After I got back from my run this morning, while stood in the kitchen making a cup of coffee I switched the television on and half caught a typical “Sunday Morning Religious Debate Show” - you know; the worst kind - where the producers have thrown two groups of people together that are going to argue, and dressed it up as some kind of “high brow” discussion programme.
I’ll admit I wasn’t watching it properly, but the few minutes I saw pretty much boiled down to the atheists not being able to get a word in while the theists contradicted themselves, bullied, tried to take some sort of high ground, and misconstrued every observation or comment made by anybody presenting an opposing view. It was disconcerting.
In the end the kettle boiled, I made my coffee, and got on with my day - but a part of it stayed with me all day, niggling away at me…
Why do people have to take sides? Why can people who believe one thing or another not live and let live? It seems to me that whenever anybody makes some kind of statement about their own beliefs, somebody else will come along and jump down their throat - claiming high ground, spouting quotes, or presenting a rebuttal.
It would appear that “having an open mind” (Agnosticism) is not allowed. I’ve sat on the fence for years, and have been questioned many times about it by friends who have huge faith in their Christian God. Over the years I’ve become far closer to “not believing” in any kind of “creator” for all kinds of reasons. Partly the irrationality of different groups of people believing in “their” version of such a creator, but mostly the total and utter lack of material proof.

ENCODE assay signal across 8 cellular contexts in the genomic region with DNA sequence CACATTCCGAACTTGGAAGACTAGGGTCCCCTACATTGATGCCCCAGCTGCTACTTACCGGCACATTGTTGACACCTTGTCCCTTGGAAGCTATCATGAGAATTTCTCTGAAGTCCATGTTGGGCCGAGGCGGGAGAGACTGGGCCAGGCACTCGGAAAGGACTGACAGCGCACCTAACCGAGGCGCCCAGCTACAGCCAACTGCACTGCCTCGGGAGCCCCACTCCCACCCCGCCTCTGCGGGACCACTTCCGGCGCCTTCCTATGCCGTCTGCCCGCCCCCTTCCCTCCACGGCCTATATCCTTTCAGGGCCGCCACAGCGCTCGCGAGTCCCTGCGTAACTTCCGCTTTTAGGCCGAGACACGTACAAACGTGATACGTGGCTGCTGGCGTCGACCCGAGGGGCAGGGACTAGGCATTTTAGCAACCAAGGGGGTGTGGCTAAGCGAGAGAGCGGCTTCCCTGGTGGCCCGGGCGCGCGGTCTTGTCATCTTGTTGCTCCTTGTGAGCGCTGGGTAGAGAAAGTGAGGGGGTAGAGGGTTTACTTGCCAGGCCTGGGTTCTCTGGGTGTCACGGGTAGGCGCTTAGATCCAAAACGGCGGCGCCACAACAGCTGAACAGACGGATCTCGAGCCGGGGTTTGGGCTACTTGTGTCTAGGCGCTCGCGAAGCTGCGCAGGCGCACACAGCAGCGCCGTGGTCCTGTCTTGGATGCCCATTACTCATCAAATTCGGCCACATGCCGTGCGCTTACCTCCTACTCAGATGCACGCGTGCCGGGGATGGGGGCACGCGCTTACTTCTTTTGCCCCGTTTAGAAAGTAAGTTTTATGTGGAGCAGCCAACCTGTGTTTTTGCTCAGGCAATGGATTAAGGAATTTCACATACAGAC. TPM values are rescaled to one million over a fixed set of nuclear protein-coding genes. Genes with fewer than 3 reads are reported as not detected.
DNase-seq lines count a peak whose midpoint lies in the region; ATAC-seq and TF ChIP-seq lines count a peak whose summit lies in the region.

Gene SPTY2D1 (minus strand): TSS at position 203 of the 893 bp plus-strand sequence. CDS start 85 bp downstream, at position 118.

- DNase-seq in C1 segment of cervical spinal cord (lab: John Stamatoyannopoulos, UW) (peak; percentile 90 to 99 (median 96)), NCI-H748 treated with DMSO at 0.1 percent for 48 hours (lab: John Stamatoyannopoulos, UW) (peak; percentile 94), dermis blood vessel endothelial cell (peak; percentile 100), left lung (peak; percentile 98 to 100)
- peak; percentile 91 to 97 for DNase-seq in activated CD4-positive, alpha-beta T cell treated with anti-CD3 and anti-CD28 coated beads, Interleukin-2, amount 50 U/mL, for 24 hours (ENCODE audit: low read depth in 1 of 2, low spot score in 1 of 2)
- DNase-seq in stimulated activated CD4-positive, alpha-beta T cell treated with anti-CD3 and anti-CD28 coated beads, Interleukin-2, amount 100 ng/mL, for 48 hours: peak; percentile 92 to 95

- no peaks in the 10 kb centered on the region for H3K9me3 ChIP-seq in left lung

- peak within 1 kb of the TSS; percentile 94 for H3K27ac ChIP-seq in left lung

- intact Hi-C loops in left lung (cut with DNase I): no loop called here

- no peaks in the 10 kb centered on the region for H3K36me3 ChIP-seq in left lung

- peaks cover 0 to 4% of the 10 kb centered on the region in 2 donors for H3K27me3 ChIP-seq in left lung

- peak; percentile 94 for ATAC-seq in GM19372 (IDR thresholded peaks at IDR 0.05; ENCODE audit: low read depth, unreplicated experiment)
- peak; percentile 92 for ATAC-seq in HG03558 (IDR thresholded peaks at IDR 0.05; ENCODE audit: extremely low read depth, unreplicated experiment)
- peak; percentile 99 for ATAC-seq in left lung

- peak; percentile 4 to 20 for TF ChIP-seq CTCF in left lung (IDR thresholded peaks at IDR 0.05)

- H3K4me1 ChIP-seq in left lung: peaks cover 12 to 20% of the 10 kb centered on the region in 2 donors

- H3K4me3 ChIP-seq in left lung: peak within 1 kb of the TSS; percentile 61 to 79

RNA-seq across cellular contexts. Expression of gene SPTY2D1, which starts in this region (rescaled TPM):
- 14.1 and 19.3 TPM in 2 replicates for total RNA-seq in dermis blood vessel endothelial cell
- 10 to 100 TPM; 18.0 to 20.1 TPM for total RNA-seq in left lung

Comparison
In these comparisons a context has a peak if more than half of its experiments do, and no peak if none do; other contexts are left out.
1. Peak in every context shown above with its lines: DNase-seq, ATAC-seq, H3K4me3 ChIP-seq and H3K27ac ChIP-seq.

Most theists would approach the lack of proof question with the argument posed by Palmer Joss in Carl Sagan’s book “Contact”;
Palmer Joss: Did you love your father? Ellie Arroway: What? Palmer Joss: Your dad. Did you love him? Ellie Arroway: Yes, very much. Palmer Joss: Prove it.
The argument uses misdirection and emotion to manipulate. The proof of the love for her father is the strength of the memories of the time spent together when he was alive.
One comment made by a philosophy professor on the TV show today has stuck with me, and I thought I would share it - at the time he was addressing a particularly outspoken theist who wouldn’t shut up… (I can’t remember his exact words, but hopefully can communicate the gist of it)
“If we discover that an intelligent creator can be proven to exist tomorrow, a scientist will have no problem dealing with it. It will be something to learn about - to ask questions about - to study. If science proves without question that there is no such thing as God tomorrow, you will have a major problem dealing with it.”